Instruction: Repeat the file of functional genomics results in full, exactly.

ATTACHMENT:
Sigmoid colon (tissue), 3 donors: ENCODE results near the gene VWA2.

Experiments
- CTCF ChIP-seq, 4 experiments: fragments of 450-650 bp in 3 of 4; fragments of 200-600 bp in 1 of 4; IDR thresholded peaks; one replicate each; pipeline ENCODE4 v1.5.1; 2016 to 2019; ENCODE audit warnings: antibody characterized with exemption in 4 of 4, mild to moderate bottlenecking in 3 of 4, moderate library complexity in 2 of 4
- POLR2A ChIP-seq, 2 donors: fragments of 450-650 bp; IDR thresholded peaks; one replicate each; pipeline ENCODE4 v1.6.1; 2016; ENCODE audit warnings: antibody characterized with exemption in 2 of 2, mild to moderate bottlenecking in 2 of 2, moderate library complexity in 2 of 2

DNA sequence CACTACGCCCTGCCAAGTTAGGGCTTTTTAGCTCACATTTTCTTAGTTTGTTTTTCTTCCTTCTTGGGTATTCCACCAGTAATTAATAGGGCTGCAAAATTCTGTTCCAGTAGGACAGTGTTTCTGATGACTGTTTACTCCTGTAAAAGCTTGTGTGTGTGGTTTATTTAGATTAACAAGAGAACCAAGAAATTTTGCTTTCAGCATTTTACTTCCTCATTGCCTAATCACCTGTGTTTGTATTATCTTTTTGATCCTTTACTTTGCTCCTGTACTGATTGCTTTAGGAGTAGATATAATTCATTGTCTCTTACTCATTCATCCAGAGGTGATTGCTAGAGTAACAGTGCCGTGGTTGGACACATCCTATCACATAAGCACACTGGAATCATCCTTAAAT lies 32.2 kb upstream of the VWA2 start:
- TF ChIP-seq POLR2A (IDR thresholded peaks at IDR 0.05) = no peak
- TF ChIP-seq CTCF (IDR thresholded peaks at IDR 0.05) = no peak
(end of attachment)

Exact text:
Sigmoid colon (tissue), 3 donors: ENCODE results near the gene VWA2.

Experiments
- CTCF ChIP-seq, 4 experiments: fragments of 450-650 bp in 3 of 4; fragments of 200-600 bp in 1 of 4; IDR thresholded peaks; one replicate each; pipeline ENCODE4 v1.5.1; 2016 to 2019; ENCODE audit warnings: antibody characterized with exemption in 4 of 4, mild to moderate bottlenecking in 3 of 4, moderate library complexity in 2 of 4
- POLR2A ChIP-seq, 2 donors: fragments of 450-650 bp; IDR thresholded peaks; one replicate each; pipeline ENCODE4 v1.6.1; 2016; ENCODE audit warnings: antibody characterized with exemption in 2 of 2, mild to moderate bottlenecking in 2 of 2, moderate library complexity in 2 of 2

DNA sequence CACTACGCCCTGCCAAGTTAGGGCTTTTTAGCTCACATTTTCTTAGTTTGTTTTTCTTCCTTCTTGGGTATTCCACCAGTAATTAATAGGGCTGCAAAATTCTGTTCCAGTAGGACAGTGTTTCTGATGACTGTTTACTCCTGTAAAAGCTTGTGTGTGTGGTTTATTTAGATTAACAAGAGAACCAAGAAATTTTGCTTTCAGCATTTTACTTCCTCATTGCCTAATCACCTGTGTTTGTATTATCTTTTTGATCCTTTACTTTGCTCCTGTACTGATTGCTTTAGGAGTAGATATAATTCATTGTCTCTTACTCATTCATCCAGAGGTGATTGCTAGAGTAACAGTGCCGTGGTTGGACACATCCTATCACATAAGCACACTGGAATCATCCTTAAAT lies 32.2 kb upstream of the VWA2 start:
- TF ChIP-seq POLR2A (IDR thresholded peaks at IDR 0.05) = no peak
- TF ChIP-seq CTCF (IDR thresholded peaks at IDR 0.05) = no peak